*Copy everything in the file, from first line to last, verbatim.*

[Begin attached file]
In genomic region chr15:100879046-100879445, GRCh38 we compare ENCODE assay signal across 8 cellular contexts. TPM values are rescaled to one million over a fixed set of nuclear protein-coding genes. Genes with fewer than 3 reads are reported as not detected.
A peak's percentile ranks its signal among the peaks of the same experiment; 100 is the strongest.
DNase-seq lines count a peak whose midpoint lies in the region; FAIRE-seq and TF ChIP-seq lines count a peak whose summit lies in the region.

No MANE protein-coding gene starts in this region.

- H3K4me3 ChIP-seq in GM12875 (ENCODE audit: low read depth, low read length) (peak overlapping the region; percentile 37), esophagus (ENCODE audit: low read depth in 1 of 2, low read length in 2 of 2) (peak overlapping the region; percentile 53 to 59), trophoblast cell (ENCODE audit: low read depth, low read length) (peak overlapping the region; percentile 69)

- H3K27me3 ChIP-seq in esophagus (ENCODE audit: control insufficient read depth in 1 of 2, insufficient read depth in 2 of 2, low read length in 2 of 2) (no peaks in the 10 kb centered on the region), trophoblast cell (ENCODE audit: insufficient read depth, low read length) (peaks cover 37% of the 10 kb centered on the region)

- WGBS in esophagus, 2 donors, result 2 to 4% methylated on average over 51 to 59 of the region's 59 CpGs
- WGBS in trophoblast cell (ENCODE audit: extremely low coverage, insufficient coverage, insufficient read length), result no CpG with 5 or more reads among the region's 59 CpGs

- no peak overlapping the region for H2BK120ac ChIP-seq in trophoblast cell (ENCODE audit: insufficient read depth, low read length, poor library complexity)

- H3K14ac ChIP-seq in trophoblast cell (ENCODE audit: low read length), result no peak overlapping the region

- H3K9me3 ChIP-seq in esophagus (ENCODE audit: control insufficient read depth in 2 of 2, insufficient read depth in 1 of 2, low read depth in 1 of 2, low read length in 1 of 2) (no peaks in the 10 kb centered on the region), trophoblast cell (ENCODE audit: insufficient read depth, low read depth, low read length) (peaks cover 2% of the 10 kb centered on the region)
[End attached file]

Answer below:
In genomic region chr15:100879046-100879445, GRCh38 we compare ENCODE assay signal across 8 cellular contexts. TPM values are rescaled to one million over a fixed set of nuclear protein-coding genes. Genes with fewer than 3 reads are reported as not detected.
A peak's percentile ranks its signal among the peaks of the same experiment; 100 is the strongest.
DNase-seq lines count a peak whose midpoint lies in the region; FAIRE-seq and TF ChIP-seq lines count a peak whose summit lies in the region.

No MANE protein-coding gene starts in this region.

- H3K4me3 ChIP-seq in GM12875 (ENCODE audit: low read depth, low read length) (peak overlapping the region; percentile 37), esophagus (ENCODE audit: low read depth in 1 of 2, low read length in 2 of 2) (peak overlapping the region; percentile 53 to 59), trophoblast cell (ENCODE audit: low read depth, low read length) (peak overlapping the region; percentile 69)

- H3K27me3 ChIP-seq in esophagus (ENCODE audit: control insufficient read depth in 1 of 2, insufficient read depth in 2 of 2, low read length in 2 of 2) (no peaks in the 10 kb centered on the region), trophoblast cell (ENCODE audit: insufficient read depth, low read length) (peaks cover 37% of the 10 kb centered on the region)

- WGBS in esophagus, 2 donors, result 2 to 4% methylated on average over 51 to 59 of the region's 59 CpGs
- WGBS in trophoblast cell (ENCODE audit: extremely low coverage, insufficient coverage, insufficient read length), result no CpG with 5 or more reads among the region's 59 CpGs

- no peak overlapping the region for H2BK120ac ChIP-seq in trophoblast cell (ENCODE audit: insufficient read depth, low read length, poor library complexity)

- H3K14ac ChIP-seq in trophoblast cell (ENCODE audit: low read length), result no peak overlapping the region

- H3K9me3 ChIP-seq in esophagus (ENCODE audit: control insufficient read depth in 2 of 2, insufficient read depth in 1 of 2, low read depth in 1 of 2, low read length in 1 of 2) (no peaks in the 10 kb centered on the region), trophoblast cell (ENCODE audit: insufficient read depth, low read depth, low read length) (peaks cover 2% of the 10 kb centered on the region)